Over the past year, I have found my coaching heavily influenced by Joe Ehrmann‘s book Inside-Out Coaching:  How Sports Can Transform Lives, Todd Gongwer‘s book Leading for God’s Sake:  A Parable For Finding The Heart Of Leadership, and Jay Bilas‘s book Toughness:  Developing True Strength On And Off The Court.  Each of these books challenge the reader to think about WHY they are doing anything.

As coaches, we have to think about having a WHY that transcends wins and losses.  There is not a singular correct WHY, but coaches need to think about the reasons WHY they coach.  Are these reasons for coaching transformational, or transactional (Joe Ehrmann’s work)?  Is your coaching transforming and improving lives in a positive way, or only creating interactions interested in wins and the player doing what he/she is told?

I have recently defined my WHY as:  “To develop positive character through my platform by teaching the fundamentals that will translate to future endeavors”.

As I was watching this video from the Cleveland FCA on Leading For God’s Sake, I started thinking about my WHY and how the so-called “little things” are so crucial to success.  If I can assume the majority of coaches are using their platform to positively develop people, can coaches serve each other by providing outside affirmation to their players?  I think all coaches realize from time to time, our players may begin to “tune us out”.  As coaches, I think most people do not recognize the little things, the dirty work, the tough plays that lead to team success beyond the highlights of the shooter, the pitcher, the home run hitter, the touchdown scorer, the QB sacker.

What power would there be if an opposing coach came up to one of your players as said, “You are the best screener we play against, you do a great job getting your shooters open”.  “You always take the toughest offensive player and battle him for every point”.  “You play unbelievably great help defense, you drawing three charges in that last game changed the momentum to your team”.  “I heard you are in the top three academically of your class, you are the epitome of a student-athlete”.  TALK ABOUT AFFIRMING THE RIGHT THINGS!  This would only help and encourage players to continue to develop and enhance these little-recognized strengths.  We would truly be serving the sport and young people by doing this.  As coaches, we need all players to feel valued in their roles and in their strengths.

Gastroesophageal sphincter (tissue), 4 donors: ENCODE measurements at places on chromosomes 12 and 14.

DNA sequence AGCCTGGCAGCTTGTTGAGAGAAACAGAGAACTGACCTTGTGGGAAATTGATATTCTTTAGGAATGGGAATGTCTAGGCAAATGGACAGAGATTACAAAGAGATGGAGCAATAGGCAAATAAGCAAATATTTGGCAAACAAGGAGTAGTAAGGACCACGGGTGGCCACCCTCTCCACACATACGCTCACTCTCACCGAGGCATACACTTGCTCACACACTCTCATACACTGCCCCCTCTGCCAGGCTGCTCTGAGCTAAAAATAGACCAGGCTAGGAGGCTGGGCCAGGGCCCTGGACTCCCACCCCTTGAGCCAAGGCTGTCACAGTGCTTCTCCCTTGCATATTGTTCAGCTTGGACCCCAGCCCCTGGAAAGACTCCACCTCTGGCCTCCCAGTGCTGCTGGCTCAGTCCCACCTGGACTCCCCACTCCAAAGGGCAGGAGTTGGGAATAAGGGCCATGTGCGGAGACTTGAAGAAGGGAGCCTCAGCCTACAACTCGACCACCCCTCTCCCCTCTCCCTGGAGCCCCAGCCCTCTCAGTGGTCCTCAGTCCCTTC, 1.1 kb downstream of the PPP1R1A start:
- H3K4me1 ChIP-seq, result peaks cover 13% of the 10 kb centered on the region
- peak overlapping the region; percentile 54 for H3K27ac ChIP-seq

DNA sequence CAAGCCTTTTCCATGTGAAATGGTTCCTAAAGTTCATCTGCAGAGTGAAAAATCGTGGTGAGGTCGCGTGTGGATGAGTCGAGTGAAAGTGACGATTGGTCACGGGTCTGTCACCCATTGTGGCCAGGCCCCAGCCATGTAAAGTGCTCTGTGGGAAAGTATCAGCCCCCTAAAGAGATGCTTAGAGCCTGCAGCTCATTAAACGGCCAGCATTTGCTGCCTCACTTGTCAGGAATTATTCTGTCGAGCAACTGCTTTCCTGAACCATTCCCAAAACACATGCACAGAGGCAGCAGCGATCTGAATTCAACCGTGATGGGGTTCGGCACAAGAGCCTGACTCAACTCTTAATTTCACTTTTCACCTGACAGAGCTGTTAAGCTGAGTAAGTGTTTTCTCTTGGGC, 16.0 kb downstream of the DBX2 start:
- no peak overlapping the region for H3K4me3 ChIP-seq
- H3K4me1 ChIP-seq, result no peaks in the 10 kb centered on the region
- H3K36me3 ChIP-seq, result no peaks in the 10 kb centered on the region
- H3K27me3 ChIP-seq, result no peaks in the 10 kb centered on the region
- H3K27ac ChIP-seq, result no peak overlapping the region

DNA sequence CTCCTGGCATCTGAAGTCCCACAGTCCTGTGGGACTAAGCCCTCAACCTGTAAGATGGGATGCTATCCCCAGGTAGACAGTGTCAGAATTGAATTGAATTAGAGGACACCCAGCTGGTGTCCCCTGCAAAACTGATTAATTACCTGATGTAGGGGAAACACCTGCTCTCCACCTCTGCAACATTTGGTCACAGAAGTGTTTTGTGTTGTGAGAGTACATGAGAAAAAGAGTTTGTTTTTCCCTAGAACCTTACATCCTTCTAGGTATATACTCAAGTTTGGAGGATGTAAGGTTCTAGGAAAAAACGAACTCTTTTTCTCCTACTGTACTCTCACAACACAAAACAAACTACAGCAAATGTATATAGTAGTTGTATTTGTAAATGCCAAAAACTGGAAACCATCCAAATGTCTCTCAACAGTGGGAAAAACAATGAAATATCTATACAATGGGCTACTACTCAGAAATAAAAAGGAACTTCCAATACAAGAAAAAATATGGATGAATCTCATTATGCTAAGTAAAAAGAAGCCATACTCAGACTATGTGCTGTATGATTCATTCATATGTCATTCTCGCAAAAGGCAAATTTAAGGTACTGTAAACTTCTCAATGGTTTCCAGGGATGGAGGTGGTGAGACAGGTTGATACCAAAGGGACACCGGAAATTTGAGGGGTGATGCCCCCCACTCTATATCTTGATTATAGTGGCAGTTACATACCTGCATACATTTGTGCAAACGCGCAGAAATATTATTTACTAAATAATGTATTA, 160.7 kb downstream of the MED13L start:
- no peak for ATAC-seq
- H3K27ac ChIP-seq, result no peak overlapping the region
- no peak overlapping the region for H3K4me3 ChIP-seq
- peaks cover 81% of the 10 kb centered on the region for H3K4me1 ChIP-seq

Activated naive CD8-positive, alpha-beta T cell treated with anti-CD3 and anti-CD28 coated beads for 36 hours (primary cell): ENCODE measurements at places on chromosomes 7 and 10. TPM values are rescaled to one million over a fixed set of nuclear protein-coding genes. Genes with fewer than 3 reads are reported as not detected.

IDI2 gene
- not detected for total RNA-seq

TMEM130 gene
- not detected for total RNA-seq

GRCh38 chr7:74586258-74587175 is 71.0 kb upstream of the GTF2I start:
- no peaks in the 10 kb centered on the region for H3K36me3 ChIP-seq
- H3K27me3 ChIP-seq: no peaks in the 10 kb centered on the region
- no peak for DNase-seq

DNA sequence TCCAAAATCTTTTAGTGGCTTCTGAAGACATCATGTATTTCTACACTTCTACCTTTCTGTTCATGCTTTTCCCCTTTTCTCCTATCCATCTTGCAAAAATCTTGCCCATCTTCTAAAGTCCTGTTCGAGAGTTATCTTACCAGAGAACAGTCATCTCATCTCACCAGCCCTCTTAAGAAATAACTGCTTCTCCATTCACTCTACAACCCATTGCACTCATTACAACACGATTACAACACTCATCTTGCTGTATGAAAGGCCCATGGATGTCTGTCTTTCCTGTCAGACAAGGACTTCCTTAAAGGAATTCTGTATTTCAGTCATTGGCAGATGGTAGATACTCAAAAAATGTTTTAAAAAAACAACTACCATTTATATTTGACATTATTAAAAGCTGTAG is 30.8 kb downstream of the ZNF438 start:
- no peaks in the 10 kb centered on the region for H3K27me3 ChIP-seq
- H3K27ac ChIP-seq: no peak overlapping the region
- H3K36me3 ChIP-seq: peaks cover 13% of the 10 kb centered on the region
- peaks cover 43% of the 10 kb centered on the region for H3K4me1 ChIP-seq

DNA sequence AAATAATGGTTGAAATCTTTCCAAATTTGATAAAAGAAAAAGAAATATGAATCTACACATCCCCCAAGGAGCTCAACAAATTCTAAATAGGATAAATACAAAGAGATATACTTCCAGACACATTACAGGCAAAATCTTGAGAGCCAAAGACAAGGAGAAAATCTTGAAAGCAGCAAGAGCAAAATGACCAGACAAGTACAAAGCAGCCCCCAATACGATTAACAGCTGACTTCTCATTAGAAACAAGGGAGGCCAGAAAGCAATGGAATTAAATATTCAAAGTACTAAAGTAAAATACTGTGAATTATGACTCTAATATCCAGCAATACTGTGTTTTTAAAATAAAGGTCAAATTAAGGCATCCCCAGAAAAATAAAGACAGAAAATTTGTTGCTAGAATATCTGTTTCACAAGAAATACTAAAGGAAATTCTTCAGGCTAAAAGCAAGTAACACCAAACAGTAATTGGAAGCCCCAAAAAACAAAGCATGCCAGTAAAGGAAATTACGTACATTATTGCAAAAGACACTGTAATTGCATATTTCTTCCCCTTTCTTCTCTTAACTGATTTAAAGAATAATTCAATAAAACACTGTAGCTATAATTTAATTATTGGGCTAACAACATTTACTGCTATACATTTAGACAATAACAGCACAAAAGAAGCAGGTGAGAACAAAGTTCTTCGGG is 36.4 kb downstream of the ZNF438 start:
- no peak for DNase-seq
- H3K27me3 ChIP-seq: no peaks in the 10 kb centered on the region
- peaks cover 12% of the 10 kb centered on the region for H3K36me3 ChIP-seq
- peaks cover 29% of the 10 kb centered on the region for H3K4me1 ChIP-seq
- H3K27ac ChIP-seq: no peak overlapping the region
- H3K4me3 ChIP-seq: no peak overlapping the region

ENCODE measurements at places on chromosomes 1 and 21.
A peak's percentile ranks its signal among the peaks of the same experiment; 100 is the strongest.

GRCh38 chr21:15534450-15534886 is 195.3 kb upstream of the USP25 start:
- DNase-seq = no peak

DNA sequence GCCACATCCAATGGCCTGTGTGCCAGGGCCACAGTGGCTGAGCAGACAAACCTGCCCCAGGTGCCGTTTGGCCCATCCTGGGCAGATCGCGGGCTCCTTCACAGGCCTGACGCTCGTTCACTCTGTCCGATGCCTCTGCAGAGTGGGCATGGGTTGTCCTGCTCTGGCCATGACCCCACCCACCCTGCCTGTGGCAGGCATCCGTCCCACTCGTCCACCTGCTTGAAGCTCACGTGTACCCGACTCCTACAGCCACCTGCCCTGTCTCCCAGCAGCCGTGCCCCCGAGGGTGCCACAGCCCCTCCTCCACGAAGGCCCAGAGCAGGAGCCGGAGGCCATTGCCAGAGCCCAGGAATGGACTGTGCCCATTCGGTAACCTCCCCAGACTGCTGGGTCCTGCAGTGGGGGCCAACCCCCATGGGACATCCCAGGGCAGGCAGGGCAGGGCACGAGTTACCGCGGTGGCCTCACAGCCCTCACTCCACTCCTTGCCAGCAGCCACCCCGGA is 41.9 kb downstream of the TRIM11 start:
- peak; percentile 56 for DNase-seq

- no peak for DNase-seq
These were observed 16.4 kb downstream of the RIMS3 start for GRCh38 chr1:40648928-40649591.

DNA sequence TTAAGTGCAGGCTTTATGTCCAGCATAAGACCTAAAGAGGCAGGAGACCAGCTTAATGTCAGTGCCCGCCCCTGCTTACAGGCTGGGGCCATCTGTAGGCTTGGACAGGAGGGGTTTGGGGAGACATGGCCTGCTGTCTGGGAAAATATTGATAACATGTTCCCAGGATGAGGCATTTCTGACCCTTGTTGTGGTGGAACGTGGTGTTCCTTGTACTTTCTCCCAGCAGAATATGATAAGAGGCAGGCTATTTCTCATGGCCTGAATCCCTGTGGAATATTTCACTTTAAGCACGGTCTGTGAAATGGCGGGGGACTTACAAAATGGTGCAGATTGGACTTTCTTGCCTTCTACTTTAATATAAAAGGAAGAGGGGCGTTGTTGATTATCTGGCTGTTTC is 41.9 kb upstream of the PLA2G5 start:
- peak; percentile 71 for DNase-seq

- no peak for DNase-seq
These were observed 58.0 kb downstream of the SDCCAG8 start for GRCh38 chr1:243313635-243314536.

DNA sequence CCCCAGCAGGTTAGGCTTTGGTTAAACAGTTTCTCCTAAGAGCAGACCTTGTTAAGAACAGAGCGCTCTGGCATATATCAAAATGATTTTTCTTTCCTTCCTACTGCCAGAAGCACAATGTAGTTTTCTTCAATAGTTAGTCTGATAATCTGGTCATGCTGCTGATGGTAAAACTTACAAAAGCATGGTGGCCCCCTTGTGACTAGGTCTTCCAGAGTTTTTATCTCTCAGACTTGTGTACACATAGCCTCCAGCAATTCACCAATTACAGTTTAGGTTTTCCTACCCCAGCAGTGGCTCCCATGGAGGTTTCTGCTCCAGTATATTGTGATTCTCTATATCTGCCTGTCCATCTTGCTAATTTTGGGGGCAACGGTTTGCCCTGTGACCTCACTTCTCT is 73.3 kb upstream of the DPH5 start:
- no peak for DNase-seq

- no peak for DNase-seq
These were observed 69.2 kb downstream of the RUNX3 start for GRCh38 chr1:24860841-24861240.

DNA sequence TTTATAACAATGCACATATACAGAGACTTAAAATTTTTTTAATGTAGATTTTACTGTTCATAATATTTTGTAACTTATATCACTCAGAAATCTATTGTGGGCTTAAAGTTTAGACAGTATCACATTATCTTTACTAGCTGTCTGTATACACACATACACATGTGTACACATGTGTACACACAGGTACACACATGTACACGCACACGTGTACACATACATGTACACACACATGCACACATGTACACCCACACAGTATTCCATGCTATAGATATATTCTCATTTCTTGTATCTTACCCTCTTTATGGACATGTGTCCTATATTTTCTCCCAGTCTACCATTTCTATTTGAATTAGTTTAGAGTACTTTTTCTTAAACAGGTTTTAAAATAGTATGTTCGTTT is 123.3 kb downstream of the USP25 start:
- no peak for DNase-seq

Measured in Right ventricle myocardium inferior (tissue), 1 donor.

In developing these coaching partnerships, I envision the following process:  ask permission of your fellow coach; pull athlete aside in warmups for affirmation; ask fellow coach to do the same.   If we could serve each other as coaches in this way, think about the power of transferring this to everyday life….we are quick to complain, but do we go above and beyond to thank the people that serve us?  This could be the beginning of a whole revolution….professing our gratitude and respect, that’s my dream anyway.  We all know people who already serve others with the compliments, and we all know those people who are quick to complain as well.

There are some questions to this process, and I don’t know if I have the answers.  These include:

-we are competing to win, can we risk building up a player before a game?

-are we affirming the right things?  Should both coaches be present for this affirmation?

Tough choice….am I hurting my team’s chances of winning by boosting another team’s confidence?  Can I trust the other coach to affirm my player, or do I need to be present?   I have witnessed and read stories about this happening already, but usually only the stars receive it.  Again, I believe the guidelines could be laid out and permission given before the warmups begin.

I cannot wait to get back coaching on the sidelines to do this someday, I hope others think about this proposal and consider it.

I would love to hear your thoughts.  Have a great Monday!